One schlub tries to hang with the RNC in crowd (and nearly gets arrested for it).
So this is what the RNC party scene is all about: velvet rope and red carpet at Nye's.
Nye's, for those who don't know, is a dusty old smoking-jacket of a bar in Minneapolis. It's a local institution with many regular patrons worthy of institutionalization. It's about as far removed from VIP nightclubs as Sen. Larry Craig is from the Twin Cities this week (my last Larry Craig quip of the week, I promise).
On Sunday, though, Nye's was the site of a la-di-da RNC welcoming party by the Republican Governors Association. Give them credit for picking a place the locals love. But they so-o-o-o missed the point.
For me, getting kicked out of a bar for the first time (first time sober, anyway) wasn't so bad. The really humiliating part was having three plainclothes Hennepin County deputies follow me a mile to the newsroom after I left the party.
It seems that even taking pictures outside of Nye's raises suspicions this week. At least the deputies recognized that a media credential still counts for something. But geez, what if I only had a bus pass for an ID?
Such is my mission over the next four days: One schlub trying to get on the other side of the velvet rope, and to see what the party is all about (the other kind of party). I'm actually optimistic about the rest of the week. I've wormed my way onto quite a few guest lists.
The only really hard shell to crack has been tonight's "Keep Florida Red!" bash with LeAnn Rimes at Trocaderos. Yeah, go figure. A music lover like me groveling to get on a LeAnn Rimes guest list is about as lowly as Al Franken begging to get into the Playboy mansion.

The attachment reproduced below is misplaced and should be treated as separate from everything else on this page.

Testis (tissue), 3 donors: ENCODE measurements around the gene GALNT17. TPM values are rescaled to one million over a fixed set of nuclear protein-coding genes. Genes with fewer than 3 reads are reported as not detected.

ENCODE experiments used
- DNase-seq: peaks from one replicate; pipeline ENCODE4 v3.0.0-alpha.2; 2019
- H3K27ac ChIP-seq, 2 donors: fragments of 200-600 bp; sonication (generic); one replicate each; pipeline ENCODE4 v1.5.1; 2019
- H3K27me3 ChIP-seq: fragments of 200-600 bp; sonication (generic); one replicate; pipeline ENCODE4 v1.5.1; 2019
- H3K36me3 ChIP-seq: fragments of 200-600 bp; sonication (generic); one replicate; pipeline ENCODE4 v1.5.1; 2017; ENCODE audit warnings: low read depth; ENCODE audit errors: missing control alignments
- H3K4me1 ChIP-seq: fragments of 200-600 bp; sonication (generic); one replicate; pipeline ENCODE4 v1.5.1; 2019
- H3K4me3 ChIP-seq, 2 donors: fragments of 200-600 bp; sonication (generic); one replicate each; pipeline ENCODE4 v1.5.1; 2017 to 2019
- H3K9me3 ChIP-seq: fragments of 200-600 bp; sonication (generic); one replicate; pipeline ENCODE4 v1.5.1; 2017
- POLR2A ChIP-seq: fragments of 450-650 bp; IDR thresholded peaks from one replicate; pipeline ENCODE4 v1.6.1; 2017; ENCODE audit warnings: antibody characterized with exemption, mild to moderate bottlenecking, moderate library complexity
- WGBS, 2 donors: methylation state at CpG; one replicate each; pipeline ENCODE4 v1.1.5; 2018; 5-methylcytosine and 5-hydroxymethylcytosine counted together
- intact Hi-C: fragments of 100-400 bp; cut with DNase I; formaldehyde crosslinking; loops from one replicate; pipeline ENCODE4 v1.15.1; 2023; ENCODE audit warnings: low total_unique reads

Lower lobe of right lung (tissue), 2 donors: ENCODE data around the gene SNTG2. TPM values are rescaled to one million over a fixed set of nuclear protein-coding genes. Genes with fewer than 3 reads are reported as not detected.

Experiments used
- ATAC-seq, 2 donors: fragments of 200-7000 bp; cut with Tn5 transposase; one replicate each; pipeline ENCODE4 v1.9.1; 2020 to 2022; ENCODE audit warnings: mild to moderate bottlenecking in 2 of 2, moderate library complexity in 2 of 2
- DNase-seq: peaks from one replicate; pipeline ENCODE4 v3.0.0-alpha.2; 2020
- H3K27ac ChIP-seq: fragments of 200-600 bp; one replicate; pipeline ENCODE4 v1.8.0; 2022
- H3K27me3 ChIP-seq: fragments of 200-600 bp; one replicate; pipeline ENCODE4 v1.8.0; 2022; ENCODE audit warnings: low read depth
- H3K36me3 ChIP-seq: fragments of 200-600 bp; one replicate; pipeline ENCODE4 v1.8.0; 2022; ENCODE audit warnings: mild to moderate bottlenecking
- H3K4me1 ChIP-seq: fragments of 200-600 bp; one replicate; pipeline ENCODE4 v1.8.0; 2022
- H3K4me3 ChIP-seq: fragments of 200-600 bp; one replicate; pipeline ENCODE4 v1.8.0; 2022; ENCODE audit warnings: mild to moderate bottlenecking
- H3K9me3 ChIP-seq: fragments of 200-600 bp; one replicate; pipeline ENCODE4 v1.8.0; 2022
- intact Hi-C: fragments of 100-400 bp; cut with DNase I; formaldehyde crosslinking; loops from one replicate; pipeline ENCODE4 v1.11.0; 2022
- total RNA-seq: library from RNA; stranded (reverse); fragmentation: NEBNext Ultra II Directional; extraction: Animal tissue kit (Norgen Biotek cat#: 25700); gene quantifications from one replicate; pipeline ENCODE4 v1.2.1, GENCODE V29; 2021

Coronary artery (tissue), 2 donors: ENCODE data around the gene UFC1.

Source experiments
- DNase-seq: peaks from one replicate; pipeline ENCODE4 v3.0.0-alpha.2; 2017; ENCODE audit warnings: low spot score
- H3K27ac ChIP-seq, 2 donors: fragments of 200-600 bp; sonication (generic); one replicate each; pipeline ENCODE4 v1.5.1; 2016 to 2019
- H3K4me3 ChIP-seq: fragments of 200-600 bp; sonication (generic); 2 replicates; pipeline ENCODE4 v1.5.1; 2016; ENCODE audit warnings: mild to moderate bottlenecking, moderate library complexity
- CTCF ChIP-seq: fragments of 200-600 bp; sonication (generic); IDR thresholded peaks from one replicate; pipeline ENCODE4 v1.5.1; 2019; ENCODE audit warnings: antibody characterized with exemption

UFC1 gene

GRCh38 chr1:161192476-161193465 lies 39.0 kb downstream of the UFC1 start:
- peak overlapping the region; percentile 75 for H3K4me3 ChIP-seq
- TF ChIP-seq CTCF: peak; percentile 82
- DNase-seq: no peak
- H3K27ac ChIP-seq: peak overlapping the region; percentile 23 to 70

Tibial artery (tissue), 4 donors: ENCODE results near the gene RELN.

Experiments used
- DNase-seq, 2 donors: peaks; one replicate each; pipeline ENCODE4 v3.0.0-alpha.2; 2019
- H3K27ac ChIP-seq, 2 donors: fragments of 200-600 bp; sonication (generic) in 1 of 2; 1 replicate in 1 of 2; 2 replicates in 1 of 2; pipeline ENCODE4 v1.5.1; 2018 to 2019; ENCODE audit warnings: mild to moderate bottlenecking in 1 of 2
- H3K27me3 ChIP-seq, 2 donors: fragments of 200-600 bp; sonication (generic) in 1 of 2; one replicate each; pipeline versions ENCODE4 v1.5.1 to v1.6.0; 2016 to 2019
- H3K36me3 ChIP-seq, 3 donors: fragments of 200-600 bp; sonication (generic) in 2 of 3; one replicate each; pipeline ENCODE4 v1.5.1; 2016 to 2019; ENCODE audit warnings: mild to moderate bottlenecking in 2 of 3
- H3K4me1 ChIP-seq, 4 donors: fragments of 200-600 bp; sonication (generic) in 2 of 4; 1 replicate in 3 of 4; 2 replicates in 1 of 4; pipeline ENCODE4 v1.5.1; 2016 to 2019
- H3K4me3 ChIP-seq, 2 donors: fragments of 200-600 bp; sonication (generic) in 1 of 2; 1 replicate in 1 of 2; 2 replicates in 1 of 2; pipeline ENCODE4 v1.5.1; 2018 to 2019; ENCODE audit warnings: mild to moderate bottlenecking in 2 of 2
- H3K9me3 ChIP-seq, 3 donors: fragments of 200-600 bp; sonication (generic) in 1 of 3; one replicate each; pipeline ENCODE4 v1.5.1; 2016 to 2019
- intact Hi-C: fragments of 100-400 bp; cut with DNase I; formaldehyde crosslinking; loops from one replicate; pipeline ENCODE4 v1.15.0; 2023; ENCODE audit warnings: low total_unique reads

On Saturday night, I hung out amid the sea of Ralph Lauren blazers and surprisingly few women in the Hilton's lobby bar in downtown Minneapolis. The women who were there -- especially a pair of pretty blondes in dresses that looked sized for Barack Obama's daughters -- were being hovered over like Ohio will be in October.
Most of the small talk around the bar was political, though, not sexual. (Or are they one and the same this week?) My favorite was, "I wake up every morning and pray to God. I pray that we win this [expletive] election!"
There was just as much overcharged, under-thought passion across the street from the Hilton at Orchestra Hall's Spark24 festival. An apolitical 24-hour arts showcase, Spark24 was inundated with dreadlocked and tattooed activists for the 2:45 a.m. set by eco-friendly rock band Cloud Cult.
These greatly concerned citizens showed just how thoughtful they are by disrupting the band's quieter numbers with anti-RNC chants. Afterward, a bunch of them went outside to discuss bringing down corporate corruption and saving the planet over a cigarette break.
Chris Riemenschneider • 612-673-4658